1

In this form Eval accepts name of the column you need to retrieve and, optionally, the format of the resulting string. If you need to get two fields out of current data item - you need two Eval calls for this. However in your case one column Picture seems to suffice: ImageUrl='<%# string.Format("http://abc.storage/{0}", Eval("Picture")) %>'


0

$checkResult = exec('echo \'<?php ' . $code_to_check . '\' | php -l >/dev/null 2>&1; echo $?'); if ($checkResult != 0) { throw new \RuntimeException("Invalid php"); } else { $result = eval($code_to_check); }


1

Because with eval your command becomes like this: echo "a b c" | cut -f 3 -d' ' But with word splitting only, your command is only like this: echo "\"a" "b" "c\"" | cut "-f" "3" "-d'" "'" Variables don't get double-parsed i.e. it only gets word-split once and quotes inside it is just ignored.


0

I suggest to you when you assign a value to a variable, you should put it as a global variable like this; $GLOBALS['My_Vars']['VarName'] = $Value; when you retrevie the name of the variable from your code which is in your example $user, you change {{ $user }} to the value within $GLOBALS['My_Vars']['user'] in this case you don't need to use evel


2

Eval is unnecessary here. You can get and set global variables as properties of the window object. $.getUniqueString = function (prefix) { if (!prefix) prefix = "s"; for (var loopIndex = 0; true; loopIndex++) { if (typeof window[prefix + loopIndex] != "undefined") { // if sourceId exists continue; } prefix = ...


2

You don't need to use literal_eval() or eval() at all. Use getattr() to get the set operation method by string: >>> list1 = [1,2,3,2,4] >>> list2 = [2,4,5,4] >>> str_set_operation = "intersection" >>> set1 = set(list1) >>> set2 = set(list2) >>> getattr(set1, str_set_operation)(set2) set([2, 4]) ...


0

I'd suspect that the line DataRowView rowView = e.Item.DataItem as DataRowView; is the problem here. Set a breakpoint on that line and investigate what type you are getting there. Where type conversion is done using the as keyword, a failure to carry out the conversion will return null rather than an exception, so the subsequent call to the ["Total"] ...


0

Found it, onclick='<%#String.Format("setIFrameSrc(\"{0}\")", Eval("CCM_Name").ToString()) %>' The above code i have written is also correct,but it will give error when we pass string as eval value.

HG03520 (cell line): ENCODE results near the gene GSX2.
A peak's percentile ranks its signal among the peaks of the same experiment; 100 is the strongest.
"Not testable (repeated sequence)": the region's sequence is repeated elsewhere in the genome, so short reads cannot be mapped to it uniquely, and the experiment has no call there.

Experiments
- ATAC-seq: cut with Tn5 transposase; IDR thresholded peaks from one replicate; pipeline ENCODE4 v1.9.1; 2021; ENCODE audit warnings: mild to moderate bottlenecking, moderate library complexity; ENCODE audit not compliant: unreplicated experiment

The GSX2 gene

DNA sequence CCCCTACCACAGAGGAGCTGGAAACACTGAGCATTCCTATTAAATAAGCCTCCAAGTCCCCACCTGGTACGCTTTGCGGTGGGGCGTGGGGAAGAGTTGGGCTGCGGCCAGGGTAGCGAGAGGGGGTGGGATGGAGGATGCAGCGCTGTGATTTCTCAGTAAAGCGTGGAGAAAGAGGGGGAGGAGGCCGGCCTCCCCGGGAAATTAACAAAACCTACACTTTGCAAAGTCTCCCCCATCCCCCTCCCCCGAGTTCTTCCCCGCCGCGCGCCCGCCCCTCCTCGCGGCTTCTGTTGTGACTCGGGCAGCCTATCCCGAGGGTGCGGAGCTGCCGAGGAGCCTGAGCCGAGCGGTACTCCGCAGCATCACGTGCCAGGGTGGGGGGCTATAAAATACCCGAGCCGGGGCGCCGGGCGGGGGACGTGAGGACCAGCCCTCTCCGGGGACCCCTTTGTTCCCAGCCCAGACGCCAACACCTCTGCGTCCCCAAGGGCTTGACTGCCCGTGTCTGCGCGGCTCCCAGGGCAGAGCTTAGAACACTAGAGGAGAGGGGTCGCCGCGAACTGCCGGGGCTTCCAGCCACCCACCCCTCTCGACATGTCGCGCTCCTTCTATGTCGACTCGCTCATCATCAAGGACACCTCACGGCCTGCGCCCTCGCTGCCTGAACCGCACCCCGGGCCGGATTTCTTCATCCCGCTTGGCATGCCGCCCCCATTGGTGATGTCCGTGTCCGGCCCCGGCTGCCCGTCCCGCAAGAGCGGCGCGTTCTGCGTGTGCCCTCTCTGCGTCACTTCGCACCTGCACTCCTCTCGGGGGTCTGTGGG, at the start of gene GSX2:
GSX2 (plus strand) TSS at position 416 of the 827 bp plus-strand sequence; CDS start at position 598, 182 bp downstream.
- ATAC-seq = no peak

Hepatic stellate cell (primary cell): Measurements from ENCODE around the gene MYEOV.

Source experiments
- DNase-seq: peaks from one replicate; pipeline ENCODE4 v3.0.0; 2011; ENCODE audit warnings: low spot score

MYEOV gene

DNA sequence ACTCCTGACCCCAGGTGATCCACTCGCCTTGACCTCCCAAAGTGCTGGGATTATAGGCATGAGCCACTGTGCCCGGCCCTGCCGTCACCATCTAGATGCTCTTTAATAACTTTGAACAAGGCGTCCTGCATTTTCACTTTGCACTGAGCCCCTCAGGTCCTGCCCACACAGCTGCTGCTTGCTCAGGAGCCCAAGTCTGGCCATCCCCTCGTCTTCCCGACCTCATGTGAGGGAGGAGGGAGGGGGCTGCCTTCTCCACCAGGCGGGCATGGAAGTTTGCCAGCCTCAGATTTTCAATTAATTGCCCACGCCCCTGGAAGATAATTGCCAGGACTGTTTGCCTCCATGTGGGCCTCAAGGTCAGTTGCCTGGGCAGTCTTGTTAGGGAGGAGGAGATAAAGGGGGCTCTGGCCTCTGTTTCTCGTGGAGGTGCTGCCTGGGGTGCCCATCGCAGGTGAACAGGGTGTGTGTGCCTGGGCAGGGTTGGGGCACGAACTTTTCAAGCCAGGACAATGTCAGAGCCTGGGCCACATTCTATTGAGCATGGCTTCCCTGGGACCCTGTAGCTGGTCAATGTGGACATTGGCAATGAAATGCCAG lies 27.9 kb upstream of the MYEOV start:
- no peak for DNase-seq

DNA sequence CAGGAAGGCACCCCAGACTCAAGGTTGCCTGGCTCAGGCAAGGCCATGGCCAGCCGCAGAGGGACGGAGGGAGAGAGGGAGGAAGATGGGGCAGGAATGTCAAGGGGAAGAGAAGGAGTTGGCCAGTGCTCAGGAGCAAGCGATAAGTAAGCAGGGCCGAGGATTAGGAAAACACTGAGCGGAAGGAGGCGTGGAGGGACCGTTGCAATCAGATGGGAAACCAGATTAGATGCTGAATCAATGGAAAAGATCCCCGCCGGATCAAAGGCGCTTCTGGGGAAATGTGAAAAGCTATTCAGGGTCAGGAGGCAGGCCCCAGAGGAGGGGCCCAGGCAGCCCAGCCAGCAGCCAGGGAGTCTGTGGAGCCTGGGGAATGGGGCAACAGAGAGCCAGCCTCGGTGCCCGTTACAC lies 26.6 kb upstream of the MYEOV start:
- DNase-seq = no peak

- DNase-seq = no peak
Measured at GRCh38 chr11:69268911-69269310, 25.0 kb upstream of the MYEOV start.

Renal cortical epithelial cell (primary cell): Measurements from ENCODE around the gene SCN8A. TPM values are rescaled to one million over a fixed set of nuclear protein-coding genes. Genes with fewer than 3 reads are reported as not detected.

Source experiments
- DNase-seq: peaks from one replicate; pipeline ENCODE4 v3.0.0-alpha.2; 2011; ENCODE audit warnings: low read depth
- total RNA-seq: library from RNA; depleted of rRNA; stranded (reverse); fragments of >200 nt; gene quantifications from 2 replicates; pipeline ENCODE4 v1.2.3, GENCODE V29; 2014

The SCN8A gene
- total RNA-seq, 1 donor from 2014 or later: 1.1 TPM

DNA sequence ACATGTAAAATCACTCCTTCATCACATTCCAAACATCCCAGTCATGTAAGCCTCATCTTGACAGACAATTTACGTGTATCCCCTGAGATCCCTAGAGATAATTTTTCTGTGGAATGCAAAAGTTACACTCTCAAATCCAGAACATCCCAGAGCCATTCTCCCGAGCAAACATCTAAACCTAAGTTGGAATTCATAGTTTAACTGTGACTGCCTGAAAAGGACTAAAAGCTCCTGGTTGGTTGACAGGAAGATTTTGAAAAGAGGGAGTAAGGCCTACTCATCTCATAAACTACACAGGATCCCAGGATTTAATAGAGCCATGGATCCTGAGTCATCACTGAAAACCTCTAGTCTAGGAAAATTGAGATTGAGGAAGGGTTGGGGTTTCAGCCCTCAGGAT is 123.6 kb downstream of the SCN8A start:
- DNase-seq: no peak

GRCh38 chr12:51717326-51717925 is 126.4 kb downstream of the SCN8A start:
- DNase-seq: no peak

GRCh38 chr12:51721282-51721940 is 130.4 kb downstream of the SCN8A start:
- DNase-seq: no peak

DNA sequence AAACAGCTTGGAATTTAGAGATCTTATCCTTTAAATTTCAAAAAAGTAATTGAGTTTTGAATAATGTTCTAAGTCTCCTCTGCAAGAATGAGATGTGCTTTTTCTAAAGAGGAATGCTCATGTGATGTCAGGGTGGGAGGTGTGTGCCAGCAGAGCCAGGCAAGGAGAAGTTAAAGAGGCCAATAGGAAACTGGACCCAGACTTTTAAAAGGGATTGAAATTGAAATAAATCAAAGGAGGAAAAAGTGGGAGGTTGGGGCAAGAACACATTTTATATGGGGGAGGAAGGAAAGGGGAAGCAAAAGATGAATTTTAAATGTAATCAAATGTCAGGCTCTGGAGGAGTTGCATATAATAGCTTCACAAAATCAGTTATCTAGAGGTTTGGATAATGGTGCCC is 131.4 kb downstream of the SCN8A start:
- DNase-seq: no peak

0

Use the right combination of single and double quotes. Change onclick='<%#"setIFrameSrc("+DataBinder.Eval(Container.DataItem, "CCM_Name")+")"%>' To onclick='<%#setIFrameSrc(DataBinder.Eval(Container.DataItem, "CCM_Name"))%>'


0

The problem is that eval does not see context. Your 'Something resolves in something.core and something.core-test since you have refered all. It won't resolve from whatever namespace where lein test runs its tests. To fix the immediate problem change 'Something to `Something so that it is namespace-qualified. The test will then run (and fail), but ...


0

In python, a mapping (or associative array in PHP) is called a Dictionary (or dict for short). One thing to note, is that the order of iteration over a python dictionary is not guaranteed. In python you can loop over a dictionary in a variety of ways. The most simple is to iterate over the dictionary's keys for k in D: #k is the key, D[k] is the value ...


2

Try this >>> a = {'3ec': ('2', 0.00390625, 1405595202.852576), '3ed': ('2', 0.0078125, 1405595227.65275), '3f2': ('3', 0.0078125, 1405595247.855199), '3eb': ('2', 0.00390625, 1405595202.852538), '3f1': ('3', 0.00390625, 1405595247.855164)} >>> min_val = min([x[2] for x in a.values()]) >>> max_val = max([x[2] for x in a.values()]) ...


0

You can simulate PHP's foreach with for in python, i.e. for key, value in Interfaces.log_manager.job_log[user_id].iteritems(): and the data between the braces is just an array, so you can refer to the elements as value[0], value[1], etc, in the aforementioned example.


2

First of all your data structure is dict in python, so you should ; for k,v in l.iteritems(): print k,v The output; 3ec ('2', 0.00390625, 1405595202.852576) 3ed ('2', 0.0078125, 1405595227.65275) 3f2 ('3', 0.0078125, 1405595247.855199) 3eb ('2', 0.00390625, 1405595202.852538) 3f1 ('3', 0.00390625, 1405595247.855164)


0

Your code works. Perhaps the selector #Gridinvoice is wrong. EDIT: Here is your code, updated to use the JSON data: $.each(data.Dpurchaseinvoice, function (key, item) { $("#Gridinvoice").append('<tr><td class="auto-style36" style="border-style: solid; border-width: thin">' + item.pInvoiceDate + '</td><td class="auto-style36" ...


0

the code it's ok but when you use "loop_channel_name" take the last element of array. You must pass the actual element (this): document.getElementById('channel_button_'+loop_channel_name).onmouseover = function(){ alert('Rollover '+this.id); } Example


0

loop_channel_name is initialized as a global variable because you didn't use the var keyword. Try var loop_channel_name instead of just loop_channel_name. When you initialize loop_channel_name on the first iteration of the for loop you are creating it as a global variable and on subsequent iterations you are just updating that instead of creating a new ...